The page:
Zewo

  • 1,712 Stars, 377 Commits
  • Modeled after the Go programming language

Perfect

Vapor

IBM Kitura

  • 5,983 stars, 966 commits
  • Only server-side Swift framework backed by major corporation.
  • Think Angular (Google) and React (Facebook).

“One of the things you have to ask with new technologies is ‘Are these frameworks enterprise-ready?’,” Dickman said. “You also need to think about which one is going to ‘win the war’ and build up enough support to survive long-term. It’s still early in the game.”

Framework performance when compared to Node.js, considered to be an equivalent technology stack, is one benchmark for making decisions. Here the frameworks are compared against a benchmark for retrieving information from data storage and serving it up as JavaScript Object Notation (JSON).

“This is one benchmark, but one that resembles a real-world situation. Both Perfect and Kitura are outperforming Node.js on this one,” Dickman said. “Developers need to weigh how much stock to put into performance compared to productivity."

One open-question for using Swift on the server-side is whether it can become a preferred choice for writing applications that can be hosted in the cloud for web services or to create a REST API. Dickman said server-side use is unlikely to become popular as rapidly as Swift itself, which had a relatively captive audience for open source developers in the iOS world.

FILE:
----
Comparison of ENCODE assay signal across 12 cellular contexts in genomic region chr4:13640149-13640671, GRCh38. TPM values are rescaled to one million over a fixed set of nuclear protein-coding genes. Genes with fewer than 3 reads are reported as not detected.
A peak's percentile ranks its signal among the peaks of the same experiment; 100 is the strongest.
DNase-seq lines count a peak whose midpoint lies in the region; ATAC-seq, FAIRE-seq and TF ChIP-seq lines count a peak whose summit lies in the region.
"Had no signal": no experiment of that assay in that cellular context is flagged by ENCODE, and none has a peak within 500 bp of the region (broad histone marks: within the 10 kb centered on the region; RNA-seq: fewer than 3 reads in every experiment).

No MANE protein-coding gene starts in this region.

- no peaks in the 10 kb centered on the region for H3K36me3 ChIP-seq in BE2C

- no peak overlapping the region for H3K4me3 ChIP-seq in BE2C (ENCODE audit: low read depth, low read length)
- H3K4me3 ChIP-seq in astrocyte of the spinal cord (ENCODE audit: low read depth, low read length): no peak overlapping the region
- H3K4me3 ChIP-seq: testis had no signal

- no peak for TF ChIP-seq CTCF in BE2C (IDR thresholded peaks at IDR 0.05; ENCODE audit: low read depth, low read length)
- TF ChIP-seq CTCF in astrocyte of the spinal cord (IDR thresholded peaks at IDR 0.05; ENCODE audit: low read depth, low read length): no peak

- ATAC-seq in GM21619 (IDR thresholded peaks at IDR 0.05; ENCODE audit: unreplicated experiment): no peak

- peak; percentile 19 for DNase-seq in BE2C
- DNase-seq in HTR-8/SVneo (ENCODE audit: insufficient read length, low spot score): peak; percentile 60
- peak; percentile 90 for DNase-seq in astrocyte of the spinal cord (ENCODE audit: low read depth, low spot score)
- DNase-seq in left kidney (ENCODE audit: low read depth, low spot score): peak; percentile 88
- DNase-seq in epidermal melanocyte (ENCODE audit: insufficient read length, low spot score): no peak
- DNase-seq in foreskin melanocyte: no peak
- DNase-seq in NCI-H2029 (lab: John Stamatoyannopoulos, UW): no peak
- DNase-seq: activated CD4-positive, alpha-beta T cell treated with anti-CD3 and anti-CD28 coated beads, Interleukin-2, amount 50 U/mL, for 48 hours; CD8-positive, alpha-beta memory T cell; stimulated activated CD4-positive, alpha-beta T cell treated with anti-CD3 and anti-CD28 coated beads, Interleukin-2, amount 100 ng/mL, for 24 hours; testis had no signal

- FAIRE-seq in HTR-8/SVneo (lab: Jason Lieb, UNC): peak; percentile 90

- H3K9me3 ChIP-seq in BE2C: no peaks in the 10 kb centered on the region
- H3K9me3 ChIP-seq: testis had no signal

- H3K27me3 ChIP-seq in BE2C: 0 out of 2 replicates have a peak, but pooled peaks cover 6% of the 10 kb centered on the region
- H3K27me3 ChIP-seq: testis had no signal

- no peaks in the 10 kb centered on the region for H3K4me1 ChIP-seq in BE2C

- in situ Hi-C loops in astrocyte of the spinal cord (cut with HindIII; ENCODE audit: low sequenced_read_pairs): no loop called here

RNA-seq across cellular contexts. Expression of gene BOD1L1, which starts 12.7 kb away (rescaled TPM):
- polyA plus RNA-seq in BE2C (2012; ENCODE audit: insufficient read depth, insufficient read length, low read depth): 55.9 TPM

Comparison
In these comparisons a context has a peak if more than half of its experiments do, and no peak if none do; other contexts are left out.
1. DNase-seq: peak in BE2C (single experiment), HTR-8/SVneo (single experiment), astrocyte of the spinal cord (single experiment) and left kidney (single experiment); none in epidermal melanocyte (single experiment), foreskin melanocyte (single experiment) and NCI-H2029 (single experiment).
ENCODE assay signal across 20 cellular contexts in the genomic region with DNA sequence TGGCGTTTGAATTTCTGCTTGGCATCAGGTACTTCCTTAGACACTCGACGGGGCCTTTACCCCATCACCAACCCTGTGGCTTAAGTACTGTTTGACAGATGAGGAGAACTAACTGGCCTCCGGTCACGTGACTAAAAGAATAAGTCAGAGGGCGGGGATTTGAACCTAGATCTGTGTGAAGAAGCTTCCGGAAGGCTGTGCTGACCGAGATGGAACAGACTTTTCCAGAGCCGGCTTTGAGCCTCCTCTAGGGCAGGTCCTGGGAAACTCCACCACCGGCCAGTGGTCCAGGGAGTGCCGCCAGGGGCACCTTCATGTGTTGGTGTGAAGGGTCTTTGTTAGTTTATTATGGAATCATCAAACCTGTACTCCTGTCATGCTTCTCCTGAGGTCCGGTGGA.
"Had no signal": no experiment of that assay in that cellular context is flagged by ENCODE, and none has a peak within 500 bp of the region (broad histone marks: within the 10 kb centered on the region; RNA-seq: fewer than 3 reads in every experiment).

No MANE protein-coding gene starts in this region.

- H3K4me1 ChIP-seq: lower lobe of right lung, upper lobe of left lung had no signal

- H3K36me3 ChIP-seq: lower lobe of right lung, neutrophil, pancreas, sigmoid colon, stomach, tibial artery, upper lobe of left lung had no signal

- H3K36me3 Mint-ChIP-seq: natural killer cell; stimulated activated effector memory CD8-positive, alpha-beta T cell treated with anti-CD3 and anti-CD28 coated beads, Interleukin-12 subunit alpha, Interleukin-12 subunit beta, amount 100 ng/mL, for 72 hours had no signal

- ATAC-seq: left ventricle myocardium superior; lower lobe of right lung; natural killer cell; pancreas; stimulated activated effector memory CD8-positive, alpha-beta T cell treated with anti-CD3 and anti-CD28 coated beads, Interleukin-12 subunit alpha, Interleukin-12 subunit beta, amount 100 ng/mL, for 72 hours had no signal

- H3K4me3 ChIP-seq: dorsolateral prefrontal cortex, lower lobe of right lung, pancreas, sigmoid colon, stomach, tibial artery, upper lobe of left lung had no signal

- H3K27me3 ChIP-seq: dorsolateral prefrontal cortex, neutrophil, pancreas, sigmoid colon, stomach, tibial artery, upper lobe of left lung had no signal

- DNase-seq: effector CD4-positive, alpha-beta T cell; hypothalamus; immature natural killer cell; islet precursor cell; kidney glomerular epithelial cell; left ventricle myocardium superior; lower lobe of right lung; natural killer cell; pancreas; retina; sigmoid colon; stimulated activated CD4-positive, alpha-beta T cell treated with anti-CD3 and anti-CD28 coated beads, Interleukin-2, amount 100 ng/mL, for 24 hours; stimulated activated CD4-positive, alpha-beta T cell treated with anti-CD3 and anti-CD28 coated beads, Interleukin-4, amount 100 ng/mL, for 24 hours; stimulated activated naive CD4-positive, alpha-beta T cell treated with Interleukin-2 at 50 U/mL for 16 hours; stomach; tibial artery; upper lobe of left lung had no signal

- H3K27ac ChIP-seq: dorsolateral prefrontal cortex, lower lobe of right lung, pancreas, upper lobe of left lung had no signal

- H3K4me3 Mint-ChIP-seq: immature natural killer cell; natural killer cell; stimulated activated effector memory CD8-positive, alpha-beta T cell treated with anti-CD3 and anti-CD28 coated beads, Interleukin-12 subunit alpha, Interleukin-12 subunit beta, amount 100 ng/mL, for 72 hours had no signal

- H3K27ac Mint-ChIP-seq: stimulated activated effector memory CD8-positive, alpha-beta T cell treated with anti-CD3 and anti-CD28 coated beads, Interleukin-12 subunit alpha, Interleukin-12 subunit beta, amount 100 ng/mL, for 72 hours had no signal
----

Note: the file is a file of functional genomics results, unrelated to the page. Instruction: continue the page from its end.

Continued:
“It will frankly have to forge its own path forward by being a better option,” Dickman said. “So, it will be interesting to see how many plug-ins and libraries that make development so much easier come into play on the server-side.”

Server-side Swift will also have to overcome a significant hurdle. Development currently can only take place on a Mac using Xcode and be deployed only on OS X or Linux. Arguably it will need to become more platform and IDE agnostic before Swift can start competing with other major server-side frameworks like Java, .Net and Node.

 

Sources referenced in this article:

https://developer.apple.com/library/content/documentation/Swift/Conceptual/Swift_Programming_Language/Protocols.html#//apple_ref/doc/uid/TP40014097-CH25-ID267

https://krakendev.io/blog/subclassing-can-suck-and-heres-why

https://developer.apple.com/library/content/documentation/Swift/Conceptual/Swift_Programming_Language/Extensions.html#//apple_ref/doc/uid/TP40014097-CH24-ID151

https://medium.com/@rymcol/updated-benchmarks-for-the-top-server-side-swift-frameworks-vs-node-js-9da4a0491eca

https://softwareengineering.stackexchange.com/questions/339372/swift-like-extensions-in-java-using-inheritance

https://www.apple.com/newsroom/2014/07/15Apple-and-IBM-Forge-Global-Partnership-to-Transform-Enterprise-Mobility/

https://insights.stackoverflow.com/survey/2015#tech-super

https://insights.stackoverflow.com/survey/2016#technology-most-loved-dreaded-and-wanted

https://insights.stackoverflow.com/survey/2017#most-loved-dreaded-and-wanted

https://benchmarksgame.alioth.debian.org/u64q/swift.html